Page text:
• Add a little bit of Awesome: One mega card and a couple of things at the "Serra Angel" level. Some vanilla's and basic spells, a couple of things that are obviously good things to have(TM), all built around one major player. Basically that's what a purchasable Intro Deck is.
  • Allow them to control their deck: Obviously, they need a pre-built deck to start with, but give them a sideboard of cards they might like. Include some cards they're not going to click with so they can choose to swap them out. Play in the same colours so they can trade with you for that card that they really love-hated.
  • And then, once they've built their deck? Let them walk away with it. Obviously, you need to make sure you didn't show them any card you wouldn't be prepared to give them, but by giving it to them, you now have an opponent to play with. And who knows, they might return the favour come the next block release.


  • Start Playing Quickly: "Cards have costs. Lands allow you to pay the costs. You play spells, attack with creatures, I block, then you get another chance to play spells. Then your creatures heal up, and it's my turn. Your creatures can't attack on the turn they come out, to give me a chance to respond. If you have a card with the type "Instant", you can play it on my turn at any time. Okay, let's get started." - Obviously you'll want to be interacting with them more, but the information above is all you'd need. And yes there are some minor over-simplifications in there. That's deliberate.
  • Don't Worry About Them Making Mistakes: YOU ARE NOT PLAYING TO WIN AT MAGIC. Repeat it. REPEAT. IT. The game you are playing is "Convert My Friends to a Game". If losing puts them off it, you need them to win. If winning suspiciously makes them feel patronised, you need to adjust for that. If being mana-screwed puts them off, allow them to mulligan without losing a card till they've got a hand where they can see where they're going with it. And most importantly of all: If they make a mistake and play a card which they shouldn't have, allow them to take it back, and then play as if you haven't seen it. Don't not attack because you know they've got an attacker-killer. Don't not play your creature because they've got a Wrath of God. Surest way to make them not like the game.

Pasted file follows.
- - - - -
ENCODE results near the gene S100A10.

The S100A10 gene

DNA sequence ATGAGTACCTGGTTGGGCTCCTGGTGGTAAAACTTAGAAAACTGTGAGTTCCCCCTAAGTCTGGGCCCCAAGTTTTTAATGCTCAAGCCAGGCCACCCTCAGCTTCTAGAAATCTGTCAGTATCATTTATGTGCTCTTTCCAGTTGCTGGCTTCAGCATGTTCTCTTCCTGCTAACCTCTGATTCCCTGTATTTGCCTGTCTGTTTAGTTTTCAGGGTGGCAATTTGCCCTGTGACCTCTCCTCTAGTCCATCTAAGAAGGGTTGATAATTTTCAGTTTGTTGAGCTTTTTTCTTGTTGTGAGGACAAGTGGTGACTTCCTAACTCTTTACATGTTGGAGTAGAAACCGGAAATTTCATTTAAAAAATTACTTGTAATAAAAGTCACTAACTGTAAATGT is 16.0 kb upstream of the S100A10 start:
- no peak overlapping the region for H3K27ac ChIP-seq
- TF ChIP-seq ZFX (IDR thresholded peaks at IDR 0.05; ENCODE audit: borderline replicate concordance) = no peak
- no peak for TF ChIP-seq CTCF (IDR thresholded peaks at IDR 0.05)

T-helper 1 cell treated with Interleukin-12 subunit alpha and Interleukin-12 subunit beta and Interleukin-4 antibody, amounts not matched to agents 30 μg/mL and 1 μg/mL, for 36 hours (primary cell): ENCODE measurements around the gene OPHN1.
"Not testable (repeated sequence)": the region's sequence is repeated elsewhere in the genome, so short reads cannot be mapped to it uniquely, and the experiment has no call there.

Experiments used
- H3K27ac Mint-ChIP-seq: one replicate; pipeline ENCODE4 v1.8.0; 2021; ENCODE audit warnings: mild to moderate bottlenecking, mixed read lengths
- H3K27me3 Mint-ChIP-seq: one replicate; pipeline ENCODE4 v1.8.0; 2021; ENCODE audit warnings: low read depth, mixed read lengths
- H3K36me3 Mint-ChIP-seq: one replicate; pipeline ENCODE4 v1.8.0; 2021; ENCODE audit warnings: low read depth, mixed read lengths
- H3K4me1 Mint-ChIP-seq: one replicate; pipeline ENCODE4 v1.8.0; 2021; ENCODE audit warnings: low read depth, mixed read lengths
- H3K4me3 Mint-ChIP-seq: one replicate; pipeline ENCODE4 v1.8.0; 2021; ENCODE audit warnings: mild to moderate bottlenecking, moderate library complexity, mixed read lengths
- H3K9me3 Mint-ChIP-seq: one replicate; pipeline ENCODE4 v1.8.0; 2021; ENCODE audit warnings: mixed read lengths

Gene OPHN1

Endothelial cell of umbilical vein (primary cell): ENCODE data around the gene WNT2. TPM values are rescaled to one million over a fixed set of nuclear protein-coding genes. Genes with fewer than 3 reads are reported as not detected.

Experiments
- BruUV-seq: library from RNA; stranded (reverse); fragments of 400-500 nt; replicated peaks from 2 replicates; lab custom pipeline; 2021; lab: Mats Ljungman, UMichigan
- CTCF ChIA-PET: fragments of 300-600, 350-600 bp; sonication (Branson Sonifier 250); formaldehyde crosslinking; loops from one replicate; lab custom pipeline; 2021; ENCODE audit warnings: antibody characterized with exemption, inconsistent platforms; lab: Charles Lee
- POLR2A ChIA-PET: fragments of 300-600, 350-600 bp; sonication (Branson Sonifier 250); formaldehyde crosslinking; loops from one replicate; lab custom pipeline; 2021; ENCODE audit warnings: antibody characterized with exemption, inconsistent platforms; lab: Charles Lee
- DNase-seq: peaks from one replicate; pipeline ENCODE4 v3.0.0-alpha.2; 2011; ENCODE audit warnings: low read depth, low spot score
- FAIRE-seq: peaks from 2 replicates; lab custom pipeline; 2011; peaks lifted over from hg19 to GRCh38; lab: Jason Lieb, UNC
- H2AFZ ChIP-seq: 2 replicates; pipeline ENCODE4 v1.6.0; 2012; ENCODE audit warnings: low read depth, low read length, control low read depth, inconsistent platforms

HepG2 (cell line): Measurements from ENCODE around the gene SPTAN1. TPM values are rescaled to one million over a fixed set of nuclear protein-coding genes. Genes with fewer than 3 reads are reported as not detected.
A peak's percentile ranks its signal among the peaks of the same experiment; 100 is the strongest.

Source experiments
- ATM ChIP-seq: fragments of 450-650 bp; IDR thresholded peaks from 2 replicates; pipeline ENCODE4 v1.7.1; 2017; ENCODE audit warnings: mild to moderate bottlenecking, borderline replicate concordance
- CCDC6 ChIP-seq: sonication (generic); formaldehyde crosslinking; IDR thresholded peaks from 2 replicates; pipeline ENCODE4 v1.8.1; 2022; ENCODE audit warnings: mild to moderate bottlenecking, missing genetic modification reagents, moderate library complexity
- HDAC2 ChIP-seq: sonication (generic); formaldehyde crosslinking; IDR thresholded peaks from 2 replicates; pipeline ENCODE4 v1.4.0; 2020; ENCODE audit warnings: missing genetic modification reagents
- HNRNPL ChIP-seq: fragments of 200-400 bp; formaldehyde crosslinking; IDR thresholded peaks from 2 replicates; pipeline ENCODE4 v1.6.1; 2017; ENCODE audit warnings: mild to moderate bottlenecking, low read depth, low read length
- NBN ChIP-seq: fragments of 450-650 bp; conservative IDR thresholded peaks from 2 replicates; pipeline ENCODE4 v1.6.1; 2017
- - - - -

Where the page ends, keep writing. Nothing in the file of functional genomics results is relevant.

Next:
• Don't Be Afraid to Tweak the Rules: When playing a game with someone new to it, hidden information actually drops in value for the new player, to the point where it's actually a drawback. Not only do they not know a good move, they're hesitant to ask you about their move, then get annoyed when they realise they made a bad move. Easiest way to solve this? Draw face-up. If you're following the advice I told you to repeat above, you won't be trying to memorise their hand for your own advantage, so there'll still be a trace of hidden information.
  • Make Sure They're Having Fun: Seems obvious, but don't confuse your own fun with theirs.


  • Make Them Feel Good: Best way to do this is to listen to them. Answer their questions. If they've been mana-screwed over, tell them about your most childish mana-screw strop. If they like a rubbish card, don't criticise it.
  • Another Game?: If they've had a good time, offer them another game with the same deck. If they lose badly, swap decks and try again. If they decide that a card sucks, trade it and play again.